Only love and death will change all things
– Kahlil Gibran, Sand and Foam (1926)
It could be worse.
That has pretty much been my life motto for the past two years and it’s actually worked out considerably well. As a result, I’m less prone to wallowing in self-pity, although perhaps I can thank my job for that, too.
After 20 months of uncertainty, pain, hospital admissions and tests, I’ve been told there’s nothing that can be done for my current health situation as there are too many risks associated with surgery. (Last resort and what we were subtly hoping for as a miraculous cure) There’s no medication left for me to take; I’m already on painkillers, plus chronic pain relief before I go to sleep, so a medicinal approach is also out of the question. Doctors have now suggested a “holistic approach” to dealing with the pain and symptoms that come with this confusing/unique health condition.
I’ve been a little weary when it comes to the term “holistic” because it felt like a cop-out when it was suggested on the post-consultation report. Almost like a “we couldn’t help you surgically, so try some homeopathy or yoga.” But looking into it further, it’s worth a shot considering we’ve exhausted every other avenue.
I guess the worst aspect of living with this/these health condition(s) is the absolute loneliness that comes with having to live with it. Of course I am incredibly blessed and lucky to have such supportive parents and family, as well as exceptional friends who have stood by my side since the day I was first hospitalised. Ultimately, however, having to live with ongoing pain and knowing there’s no real cure out there for me now is the worst thing. Realising that I’ve been through so much pain, horrid health relapses and symptoms, only to be told I should ‘go herbal.’ It’s awfully lonely; having to summon up the courage to say “okay Anisah, you’ve been through this before, you can get through this now.” Accepting that pain is a part of my life I just have to live with. When I have to leave a room, or take a break from work, or even duck to the loos when out with friends, I have to pray and beg that whatever’s causing my abdomen grief will just go away. “You just have to ride it out” is infuriating to hear; why me? After everything, why am I still suffering? Will it ever go away?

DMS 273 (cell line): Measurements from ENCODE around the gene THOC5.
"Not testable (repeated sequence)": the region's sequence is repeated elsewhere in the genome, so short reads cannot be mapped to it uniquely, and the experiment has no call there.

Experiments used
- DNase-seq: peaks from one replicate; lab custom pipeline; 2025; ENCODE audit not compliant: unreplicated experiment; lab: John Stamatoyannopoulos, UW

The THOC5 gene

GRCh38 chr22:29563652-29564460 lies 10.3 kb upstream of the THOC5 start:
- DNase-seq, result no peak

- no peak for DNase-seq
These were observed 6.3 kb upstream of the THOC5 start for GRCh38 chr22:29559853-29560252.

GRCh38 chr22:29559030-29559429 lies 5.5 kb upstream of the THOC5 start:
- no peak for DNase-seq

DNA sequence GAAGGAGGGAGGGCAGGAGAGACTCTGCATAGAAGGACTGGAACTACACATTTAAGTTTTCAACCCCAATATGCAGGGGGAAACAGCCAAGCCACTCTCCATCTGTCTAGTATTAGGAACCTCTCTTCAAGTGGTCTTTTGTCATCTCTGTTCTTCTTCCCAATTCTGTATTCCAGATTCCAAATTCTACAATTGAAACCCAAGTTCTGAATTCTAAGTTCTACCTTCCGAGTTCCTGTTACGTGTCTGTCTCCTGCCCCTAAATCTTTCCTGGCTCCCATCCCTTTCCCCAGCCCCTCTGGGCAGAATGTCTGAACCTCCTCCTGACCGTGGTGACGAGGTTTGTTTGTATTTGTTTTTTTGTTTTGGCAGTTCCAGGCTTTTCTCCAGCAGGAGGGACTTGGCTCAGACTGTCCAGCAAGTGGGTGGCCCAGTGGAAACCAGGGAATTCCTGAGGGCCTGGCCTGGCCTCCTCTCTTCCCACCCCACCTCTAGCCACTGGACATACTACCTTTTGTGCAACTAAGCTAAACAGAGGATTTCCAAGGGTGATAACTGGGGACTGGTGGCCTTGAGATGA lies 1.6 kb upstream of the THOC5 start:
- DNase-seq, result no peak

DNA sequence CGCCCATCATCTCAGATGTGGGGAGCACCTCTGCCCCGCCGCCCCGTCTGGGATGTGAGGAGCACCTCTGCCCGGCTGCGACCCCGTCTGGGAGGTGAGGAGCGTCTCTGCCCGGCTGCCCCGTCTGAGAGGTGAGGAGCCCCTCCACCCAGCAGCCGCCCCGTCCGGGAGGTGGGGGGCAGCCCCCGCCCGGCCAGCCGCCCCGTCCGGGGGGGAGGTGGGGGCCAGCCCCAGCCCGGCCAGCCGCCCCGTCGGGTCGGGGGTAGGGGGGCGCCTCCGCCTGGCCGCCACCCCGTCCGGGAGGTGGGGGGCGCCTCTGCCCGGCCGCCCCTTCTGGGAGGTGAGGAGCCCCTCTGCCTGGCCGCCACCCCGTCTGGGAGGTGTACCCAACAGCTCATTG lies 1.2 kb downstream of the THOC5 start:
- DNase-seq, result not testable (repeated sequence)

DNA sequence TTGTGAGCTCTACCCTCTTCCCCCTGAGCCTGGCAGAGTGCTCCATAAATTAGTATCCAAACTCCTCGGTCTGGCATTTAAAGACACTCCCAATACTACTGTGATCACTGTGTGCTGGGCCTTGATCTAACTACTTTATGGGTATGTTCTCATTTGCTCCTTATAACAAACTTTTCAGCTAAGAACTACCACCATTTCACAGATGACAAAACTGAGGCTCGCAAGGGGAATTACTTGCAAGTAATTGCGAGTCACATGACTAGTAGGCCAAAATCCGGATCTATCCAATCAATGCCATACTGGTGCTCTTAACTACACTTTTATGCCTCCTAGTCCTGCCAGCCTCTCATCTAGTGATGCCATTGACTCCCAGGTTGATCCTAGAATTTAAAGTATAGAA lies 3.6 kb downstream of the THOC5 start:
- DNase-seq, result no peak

It sounds terribly despondent, I know, but I guess the lonely aspect of a health condition is something I’ve not touched on before, yet is imperative to consider nevertheless. It interlinks strongly with your psychological state of mind too, almost like a vicious circle. When I experience physical pain, my anxiety levels increase and I panic a little. As a result of living with these health issues, I’m prone to periods of feeling low and anxious for the future. I’m desperately hoping that a holistic approach helps me physically and mentally, because I am drained in both senses!
“Out of suffering have emerged the strongest souls; the most massive characters are seared with scars.” – Kahlil Gibran
If you look for inspiration in others, you’ll never find it in yourself.
You bleed out a thousand incomprehensible thoughts onto paper and suddenly the world commends you for being a fucking artist.
“A volcanic crater artfully concealed behind bouquets of flowers.” – Baudelaire on Delacroix
“Delacroix speaks a symbolic language through colour itself.” – Van Gogh
“Even when we look at nature, our imagination constructs the picture.” – Delacroix
“Oh! Young artist, you want a subject? Everything is a subject, the subject is yourself.” – Delacroix
Source: National Gallery
Not only did I have the privilege of visiting Tyler Shield’s exhibition last Thursday, but we somehow managed to stumble across a small gallery hidden away amidst a row of shops in Leicester Square! The gallery showcased some of the finest pieces of art, varying from sculptures to paintings to holographic images representing significant criticism of current society.
The prices of these pieces started at £32,000, which sheds some light as to why the owners of the gallery didn’t even try to approach us. Snobbery in a gallery is something I find quite distasteful, hence why I won’t mention the company! Nevertheless, both myself and my friend had a great time examining the works on display, and we were kindly allowed to take pictures of our favourite pieces.
The magic of holography